MSD takes part in this year’s Red Ribbon Week from Oct. 25-29


Quinn Braun

To raise awareness for the Red Ribbon initiative, peer counselors visited classrooms and had students write their names on pieces of red paper, which they attached and strung throughout the cafeteria.

Ashveen Saini, Social Media Editor

Marjory Stoneman Douglas High School held Red Ribbon Week from Monday, Oct. 25 through Friday, Oct. 29. During this week, students participated in the different spirit days to bring awareness and celebrate the meaning of Red Ribbon Week.

Red Ribbon is a tobacco, alcohol and other drug prevention awareness campaign that takes place in the month of October from the 23rd to the 31th. This week began when drug traffickers in Mexico City murdered Drug Enforcement Administration agent Kiki Camarena in 1985. The week then became a tradition in which the symbol of the red ribbon was created, and is now used to show support for the movement.

Annually, students and peer counselors participate in a special activity for Red Ribbon Week. Students wrote their name on a red piece of paper as a pledge to never partake in drugs. The red ribbons were then chained together and strung throughout the cafeteria.

Red Ribbon Week also showcased different days with daily themes to show school spirit and promote a safe, healthy and drug-free life.

“I participated on Monday by wearing a team shirt,” freshman Emma Klein said. “I did it to show my support towards the campaign and so it gained awareness.”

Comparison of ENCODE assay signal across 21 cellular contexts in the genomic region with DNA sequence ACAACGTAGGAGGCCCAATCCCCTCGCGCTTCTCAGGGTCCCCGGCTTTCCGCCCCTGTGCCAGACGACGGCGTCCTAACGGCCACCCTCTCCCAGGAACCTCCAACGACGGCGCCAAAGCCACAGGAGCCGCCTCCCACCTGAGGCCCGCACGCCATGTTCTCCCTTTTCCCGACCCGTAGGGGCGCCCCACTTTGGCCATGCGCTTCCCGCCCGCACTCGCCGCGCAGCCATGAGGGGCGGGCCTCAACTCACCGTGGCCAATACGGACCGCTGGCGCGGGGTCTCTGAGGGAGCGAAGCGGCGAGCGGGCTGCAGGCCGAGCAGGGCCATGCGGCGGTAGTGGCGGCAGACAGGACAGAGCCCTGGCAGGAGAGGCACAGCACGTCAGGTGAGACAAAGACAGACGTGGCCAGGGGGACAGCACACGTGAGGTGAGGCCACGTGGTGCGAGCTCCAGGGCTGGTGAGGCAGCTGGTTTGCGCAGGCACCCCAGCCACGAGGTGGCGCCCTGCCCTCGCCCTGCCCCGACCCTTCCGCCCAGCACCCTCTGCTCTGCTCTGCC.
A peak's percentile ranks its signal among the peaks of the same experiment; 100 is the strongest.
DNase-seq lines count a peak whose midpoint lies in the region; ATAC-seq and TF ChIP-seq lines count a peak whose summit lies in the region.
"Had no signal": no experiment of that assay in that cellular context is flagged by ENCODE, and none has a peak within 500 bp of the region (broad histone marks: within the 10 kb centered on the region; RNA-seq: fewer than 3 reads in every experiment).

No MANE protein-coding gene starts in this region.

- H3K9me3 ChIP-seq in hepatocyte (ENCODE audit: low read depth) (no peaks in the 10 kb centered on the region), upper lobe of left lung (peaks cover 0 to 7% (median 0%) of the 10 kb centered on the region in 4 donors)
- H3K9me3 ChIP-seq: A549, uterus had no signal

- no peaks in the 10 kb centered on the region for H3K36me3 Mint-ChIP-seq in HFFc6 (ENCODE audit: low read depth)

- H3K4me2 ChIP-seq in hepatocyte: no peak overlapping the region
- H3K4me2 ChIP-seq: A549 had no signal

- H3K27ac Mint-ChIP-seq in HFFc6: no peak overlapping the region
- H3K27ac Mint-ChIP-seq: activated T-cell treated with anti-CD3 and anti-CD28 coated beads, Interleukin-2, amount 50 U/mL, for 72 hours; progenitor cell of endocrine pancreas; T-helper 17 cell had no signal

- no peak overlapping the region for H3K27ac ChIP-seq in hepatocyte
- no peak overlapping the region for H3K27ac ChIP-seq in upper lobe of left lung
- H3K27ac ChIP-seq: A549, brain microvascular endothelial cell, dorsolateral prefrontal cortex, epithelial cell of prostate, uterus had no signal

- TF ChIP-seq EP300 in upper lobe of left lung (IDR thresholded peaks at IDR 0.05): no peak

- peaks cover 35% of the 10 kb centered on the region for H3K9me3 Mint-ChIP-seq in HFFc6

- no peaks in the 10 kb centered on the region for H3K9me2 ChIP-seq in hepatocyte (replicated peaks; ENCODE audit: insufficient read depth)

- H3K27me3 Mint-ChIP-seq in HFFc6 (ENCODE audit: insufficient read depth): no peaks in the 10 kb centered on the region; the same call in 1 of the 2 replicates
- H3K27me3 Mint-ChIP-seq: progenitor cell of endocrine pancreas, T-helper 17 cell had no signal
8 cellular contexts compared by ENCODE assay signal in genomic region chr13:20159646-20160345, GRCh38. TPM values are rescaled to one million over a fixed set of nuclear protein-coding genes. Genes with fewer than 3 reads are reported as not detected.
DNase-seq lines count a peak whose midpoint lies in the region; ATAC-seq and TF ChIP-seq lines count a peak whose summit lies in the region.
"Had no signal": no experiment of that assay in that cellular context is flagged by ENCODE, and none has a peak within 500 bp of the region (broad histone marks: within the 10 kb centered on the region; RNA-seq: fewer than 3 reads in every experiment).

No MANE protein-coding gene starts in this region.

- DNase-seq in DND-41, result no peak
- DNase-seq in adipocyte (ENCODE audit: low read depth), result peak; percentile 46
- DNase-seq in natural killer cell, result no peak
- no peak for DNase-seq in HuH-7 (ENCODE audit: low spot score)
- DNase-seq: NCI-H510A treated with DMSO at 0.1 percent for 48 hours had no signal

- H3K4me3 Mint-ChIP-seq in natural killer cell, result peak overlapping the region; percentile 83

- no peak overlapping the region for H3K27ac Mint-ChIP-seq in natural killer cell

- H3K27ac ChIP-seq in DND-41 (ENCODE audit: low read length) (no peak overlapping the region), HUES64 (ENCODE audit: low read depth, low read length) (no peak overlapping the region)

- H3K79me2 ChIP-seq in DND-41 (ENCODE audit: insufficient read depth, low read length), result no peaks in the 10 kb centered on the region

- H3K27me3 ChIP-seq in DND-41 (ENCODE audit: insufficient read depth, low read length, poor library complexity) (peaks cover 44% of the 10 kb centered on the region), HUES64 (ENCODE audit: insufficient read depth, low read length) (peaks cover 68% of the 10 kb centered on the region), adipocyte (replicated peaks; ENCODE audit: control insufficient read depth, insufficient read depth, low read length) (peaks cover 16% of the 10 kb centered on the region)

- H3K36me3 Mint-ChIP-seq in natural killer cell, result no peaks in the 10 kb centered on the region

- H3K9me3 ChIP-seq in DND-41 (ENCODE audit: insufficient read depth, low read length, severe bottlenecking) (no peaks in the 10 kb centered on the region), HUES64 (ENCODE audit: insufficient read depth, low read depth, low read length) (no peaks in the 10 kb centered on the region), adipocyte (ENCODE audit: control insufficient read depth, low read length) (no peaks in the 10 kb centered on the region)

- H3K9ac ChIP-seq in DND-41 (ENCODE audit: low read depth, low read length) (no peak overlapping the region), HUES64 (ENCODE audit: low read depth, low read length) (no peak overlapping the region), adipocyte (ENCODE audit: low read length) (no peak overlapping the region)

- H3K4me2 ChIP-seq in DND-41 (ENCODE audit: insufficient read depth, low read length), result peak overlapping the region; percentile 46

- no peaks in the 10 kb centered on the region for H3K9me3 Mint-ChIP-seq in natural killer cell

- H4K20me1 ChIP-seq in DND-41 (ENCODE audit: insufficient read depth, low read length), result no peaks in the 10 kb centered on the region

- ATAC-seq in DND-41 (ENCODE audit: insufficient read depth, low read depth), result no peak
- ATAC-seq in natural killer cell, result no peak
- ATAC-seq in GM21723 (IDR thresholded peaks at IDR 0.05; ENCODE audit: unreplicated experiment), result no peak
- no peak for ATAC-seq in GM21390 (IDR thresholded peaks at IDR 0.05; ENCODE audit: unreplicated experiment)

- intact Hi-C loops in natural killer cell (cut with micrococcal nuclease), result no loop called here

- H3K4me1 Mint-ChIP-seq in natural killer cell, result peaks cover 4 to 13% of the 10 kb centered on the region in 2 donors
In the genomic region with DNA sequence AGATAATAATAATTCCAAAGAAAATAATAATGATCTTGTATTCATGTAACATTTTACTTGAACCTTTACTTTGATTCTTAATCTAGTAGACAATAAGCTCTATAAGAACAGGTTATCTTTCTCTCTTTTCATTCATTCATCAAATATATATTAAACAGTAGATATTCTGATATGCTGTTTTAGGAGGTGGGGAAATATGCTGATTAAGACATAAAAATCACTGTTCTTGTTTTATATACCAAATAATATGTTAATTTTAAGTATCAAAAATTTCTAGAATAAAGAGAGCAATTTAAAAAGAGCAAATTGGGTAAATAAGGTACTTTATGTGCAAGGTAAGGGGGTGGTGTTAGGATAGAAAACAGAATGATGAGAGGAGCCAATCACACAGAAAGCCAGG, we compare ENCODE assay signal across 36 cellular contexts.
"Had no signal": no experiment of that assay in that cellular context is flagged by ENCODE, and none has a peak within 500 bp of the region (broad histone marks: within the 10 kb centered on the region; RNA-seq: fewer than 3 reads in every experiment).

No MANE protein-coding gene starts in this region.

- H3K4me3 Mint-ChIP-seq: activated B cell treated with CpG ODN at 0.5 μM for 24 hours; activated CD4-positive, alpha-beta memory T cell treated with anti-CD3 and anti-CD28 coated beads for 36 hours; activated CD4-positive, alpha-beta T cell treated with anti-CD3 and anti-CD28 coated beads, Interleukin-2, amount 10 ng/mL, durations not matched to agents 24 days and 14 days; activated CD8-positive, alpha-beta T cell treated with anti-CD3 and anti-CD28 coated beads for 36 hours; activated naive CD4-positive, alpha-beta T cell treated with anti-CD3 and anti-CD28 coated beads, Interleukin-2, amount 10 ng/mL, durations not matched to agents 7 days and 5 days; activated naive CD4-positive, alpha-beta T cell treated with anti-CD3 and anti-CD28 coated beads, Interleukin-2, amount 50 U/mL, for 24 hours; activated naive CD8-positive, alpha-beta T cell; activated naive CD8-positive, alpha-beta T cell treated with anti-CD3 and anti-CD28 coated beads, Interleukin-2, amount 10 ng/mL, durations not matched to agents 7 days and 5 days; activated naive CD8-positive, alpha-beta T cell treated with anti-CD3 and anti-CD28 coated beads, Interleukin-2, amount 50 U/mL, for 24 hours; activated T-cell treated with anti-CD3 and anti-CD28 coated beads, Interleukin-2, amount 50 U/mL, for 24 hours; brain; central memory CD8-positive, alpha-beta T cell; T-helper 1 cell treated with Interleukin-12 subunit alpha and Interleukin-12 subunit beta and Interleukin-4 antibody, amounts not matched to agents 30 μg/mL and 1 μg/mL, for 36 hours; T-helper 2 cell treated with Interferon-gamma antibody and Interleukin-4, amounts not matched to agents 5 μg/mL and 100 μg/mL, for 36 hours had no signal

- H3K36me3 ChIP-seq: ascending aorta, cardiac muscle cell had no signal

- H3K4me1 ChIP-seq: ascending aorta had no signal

Monday, Oct. 25. was “Team up against drugs day” in which students and teachers dressed up in their favorite sports teams attire. Tuesday, Oct. 26 was “Sock it to drugs day” in which students and teachers wore mismatched, crazy or colorful socks. Wednesday, Oct. 27 was “Wear red day” in which students and teachers wore red to show support for the movement. Thursday, Oct. 28 was “Blackout dress day” in which students and teachers participated in the day by wearing black. Friday, Oct. 29 was “Say boo day” in which students dressed up in school-appropriate Halloween attire.

“I wore my Halloween costume to advocate for this campaign,” junior Noldine Belizaire said. “I decided to participate in this year’s red ribbon week because I have seen what drug substances have done to people around me and want to spread awareness.”

Red Ribbon Week is celebrated throughout millions of schools nationwide to garner and show their support against drugs and alcohol. This campaign helps students at school engage in the saying of “no drugs” and show their support through various activities.